The Supreme Court’s opinion in Board of Regents v. Roth (1972) offers a fine illustration of liberty and property interests related to procedural due process. In Roth, the Court decided that university officials did not violate the due process rights of a nontenured faculty member when they chose not to renew his contract after it expired. As to the liberty interests at stake in Roth, the Court reasoned that because officials did not make any charges against Roth that might have seriously damaged his standing and associations in his community when they chose not to renew his contract, his good name, reputation, honor, and integrity were not at stake. Further, the Court thought that the dismissal did not impose a stigma on the faculty member that foreclosed his freedom to take advantage of other employment opportunities. Turning to the faculty member’s property interest, the Court was of the opinion that because the property interest had expired, leaving Roth no legitimate entitlement to property, the actions of university officials did not impair his reputation or his ability to obtain employment elsewhere. 

The second question to be asked in procedural due process analyses concerns the amount of process that individuals are due if the actions of university officials implicate due process rights. The level or amount of procedural due process afforded depends directly on the severity of the deprivations or losses. For example, student suspensions or losses of privileges such as participating in extracurricular activities would require less formal processes than expulsions or revocations of degrees. In like fashion, the nonrenewal of the contracts of faculty members, as in Roth, even when implicating due process rights, requires less process than the termination of contracts or denials of tenure. 

Courts usually make distinctions between due process for discipline, which is formal, and due process for academic decisions, which is most often less formal. In Board of Curators of the University of Missouri v. Horowitz (1978), for example, the Supreme Court found that, in academic disputes, the degree of due process afforded students is less rigorous than that afforded them in disciplinary disputes. In academic contexts, the Constitution mandates only informal notice and reviews. In disciplinary contexts, particularly those involving suspensions or expulsions, procedural due process is ordinarily more formal, likely including provisions requiring such elements as fact-finding committees, appeals panels, recorded transcripts, and opportunities to present witnesses’ testimony and written evidence.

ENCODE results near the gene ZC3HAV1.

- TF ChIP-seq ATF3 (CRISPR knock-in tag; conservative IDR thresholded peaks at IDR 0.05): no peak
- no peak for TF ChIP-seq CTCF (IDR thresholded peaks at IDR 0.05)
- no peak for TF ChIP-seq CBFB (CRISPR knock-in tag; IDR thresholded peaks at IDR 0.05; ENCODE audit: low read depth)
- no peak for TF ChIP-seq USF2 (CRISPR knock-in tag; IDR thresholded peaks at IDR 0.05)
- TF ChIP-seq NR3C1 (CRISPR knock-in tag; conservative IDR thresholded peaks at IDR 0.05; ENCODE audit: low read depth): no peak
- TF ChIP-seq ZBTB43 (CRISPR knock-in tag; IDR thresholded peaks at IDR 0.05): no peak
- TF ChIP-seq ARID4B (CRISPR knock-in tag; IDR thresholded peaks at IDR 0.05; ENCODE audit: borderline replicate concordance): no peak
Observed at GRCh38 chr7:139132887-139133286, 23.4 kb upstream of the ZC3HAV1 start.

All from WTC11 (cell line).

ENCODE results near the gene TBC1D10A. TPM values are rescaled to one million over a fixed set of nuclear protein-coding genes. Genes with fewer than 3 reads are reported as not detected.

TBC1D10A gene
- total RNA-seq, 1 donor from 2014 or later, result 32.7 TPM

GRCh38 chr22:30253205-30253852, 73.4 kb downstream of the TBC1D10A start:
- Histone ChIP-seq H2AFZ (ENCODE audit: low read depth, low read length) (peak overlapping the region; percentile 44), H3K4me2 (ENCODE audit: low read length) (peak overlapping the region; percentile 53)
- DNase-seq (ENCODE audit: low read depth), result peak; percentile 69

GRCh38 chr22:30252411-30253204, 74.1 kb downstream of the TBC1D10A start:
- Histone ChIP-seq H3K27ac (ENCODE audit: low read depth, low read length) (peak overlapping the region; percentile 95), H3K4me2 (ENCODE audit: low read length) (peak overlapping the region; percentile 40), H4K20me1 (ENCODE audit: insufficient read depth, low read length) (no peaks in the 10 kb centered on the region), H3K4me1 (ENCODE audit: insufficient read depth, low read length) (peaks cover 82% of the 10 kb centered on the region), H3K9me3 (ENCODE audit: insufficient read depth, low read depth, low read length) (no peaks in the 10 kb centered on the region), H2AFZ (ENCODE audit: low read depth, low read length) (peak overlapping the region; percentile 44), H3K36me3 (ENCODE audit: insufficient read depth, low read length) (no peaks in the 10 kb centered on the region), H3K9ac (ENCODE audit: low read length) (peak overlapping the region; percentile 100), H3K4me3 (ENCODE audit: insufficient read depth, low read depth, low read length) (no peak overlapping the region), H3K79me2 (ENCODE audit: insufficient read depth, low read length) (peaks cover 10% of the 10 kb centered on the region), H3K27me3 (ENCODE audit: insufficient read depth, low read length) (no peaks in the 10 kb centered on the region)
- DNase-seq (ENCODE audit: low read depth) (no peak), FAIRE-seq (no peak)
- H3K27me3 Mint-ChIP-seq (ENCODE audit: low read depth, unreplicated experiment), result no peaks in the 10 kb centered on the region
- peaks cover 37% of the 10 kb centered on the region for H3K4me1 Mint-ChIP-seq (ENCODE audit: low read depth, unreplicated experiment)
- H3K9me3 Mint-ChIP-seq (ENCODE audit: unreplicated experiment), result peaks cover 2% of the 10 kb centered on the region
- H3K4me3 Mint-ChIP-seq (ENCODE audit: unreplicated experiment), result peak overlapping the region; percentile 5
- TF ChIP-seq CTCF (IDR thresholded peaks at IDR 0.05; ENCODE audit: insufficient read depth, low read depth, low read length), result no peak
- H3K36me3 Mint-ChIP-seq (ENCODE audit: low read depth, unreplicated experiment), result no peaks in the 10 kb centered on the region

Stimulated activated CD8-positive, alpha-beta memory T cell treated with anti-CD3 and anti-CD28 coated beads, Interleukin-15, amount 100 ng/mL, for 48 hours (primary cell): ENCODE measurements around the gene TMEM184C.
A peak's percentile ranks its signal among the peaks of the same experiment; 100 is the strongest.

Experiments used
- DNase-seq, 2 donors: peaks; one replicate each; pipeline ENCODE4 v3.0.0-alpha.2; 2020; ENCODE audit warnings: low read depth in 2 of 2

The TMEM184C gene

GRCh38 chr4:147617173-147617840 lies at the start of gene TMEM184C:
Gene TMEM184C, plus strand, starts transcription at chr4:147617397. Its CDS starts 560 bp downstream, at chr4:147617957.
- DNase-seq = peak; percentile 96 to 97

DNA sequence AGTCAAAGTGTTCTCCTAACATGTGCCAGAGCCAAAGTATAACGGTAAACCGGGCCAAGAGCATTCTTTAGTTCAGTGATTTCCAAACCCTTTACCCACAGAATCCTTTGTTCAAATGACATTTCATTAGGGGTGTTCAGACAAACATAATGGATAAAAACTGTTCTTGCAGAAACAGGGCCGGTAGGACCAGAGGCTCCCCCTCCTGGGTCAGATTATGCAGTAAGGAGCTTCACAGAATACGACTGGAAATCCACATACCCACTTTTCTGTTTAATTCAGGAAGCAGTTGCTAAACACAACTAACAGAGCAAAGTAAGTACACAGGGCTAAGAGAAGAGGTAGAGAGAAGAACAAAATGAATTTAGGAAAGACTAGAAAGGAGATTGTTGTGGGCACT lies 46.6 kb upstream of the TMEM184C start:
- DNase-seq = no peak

In order to answer the question of how much process is due, courts generally engage in a balancing of rights. On one hand, courts review the interests of the students or faculty members or other staff who are being impacted by the allegedly adverse decision. For instance, students who are subject to a degree revocation would almost certainly have liberty and property interests implicated. On the other hand, courts also look at the interests of the colleges or universities. In the same example of a degree revocation, institutional interests may include academic integrity, academic standards, consistency of policy, safety of students and staff, and so on. In this balance, it is important to consider the risk of wrongful deprivation of due process rights. If college or university officials were to fail to afford procedural due process and erroneously revoke the degrees of graduates, the graduates’ due process rights would certainly have been violated. The provision of procedural due process, which ensures that all sides of a story are heard, is designed to minimize this risk. 

In sum, it is important to keep in mind that procedural due process, as outlined by cases such as Roth, highlights individuals’ rights as interpreted generally by the courts. Moreover, interested readers should consult local laws and, especially, their institutional policies for the required due process procedures for academic and disciplinary decisions taken against students, staff, and faculty members.

Patrick D. Pauken

See also Board of Regents of State Colleges v. Roth; Due Process Rights in Faculty and Staff Dismissal

Further Readings

  • Beckham, J. (2005). Faculty. In J. Beckham & D. Dagley (Eds.), Contemporary issues in higher education law (pp. 89–130). Dayton, OH: Education Law Association. 
  • Legal Information Institute. (n.d.). Due process. Retrieved June 26, 2009, from http://topics.law.cornell.edu/wex/due_process 
  • Russo, C. J., & Thro, W. (2005). Student equal protection and due process. In J. Beckham & D. Dagley (Eds.), Contemporary issues in higher education law (pp. 257–275). Dayton, OH: Education Law Association.

Legal Citations

  • Board of Curators of the University of Missouri v. Horowitz, 435 U.S. 78 (1978). 
  • Board of Regents v. Roth, 408 U.S. 564 (1972). 
  • Civil Rights Act of 1871, Section 1983, 42 U.S.C. § 1983. 
  • Lochner v. New York, 198 U.S. 45 (1905). 
  • Regents of the University of Michigan v. Ewing, 474 U.S. 214 (1985).
  • Wood v. Strickland, 420 U.S. 308 (1975).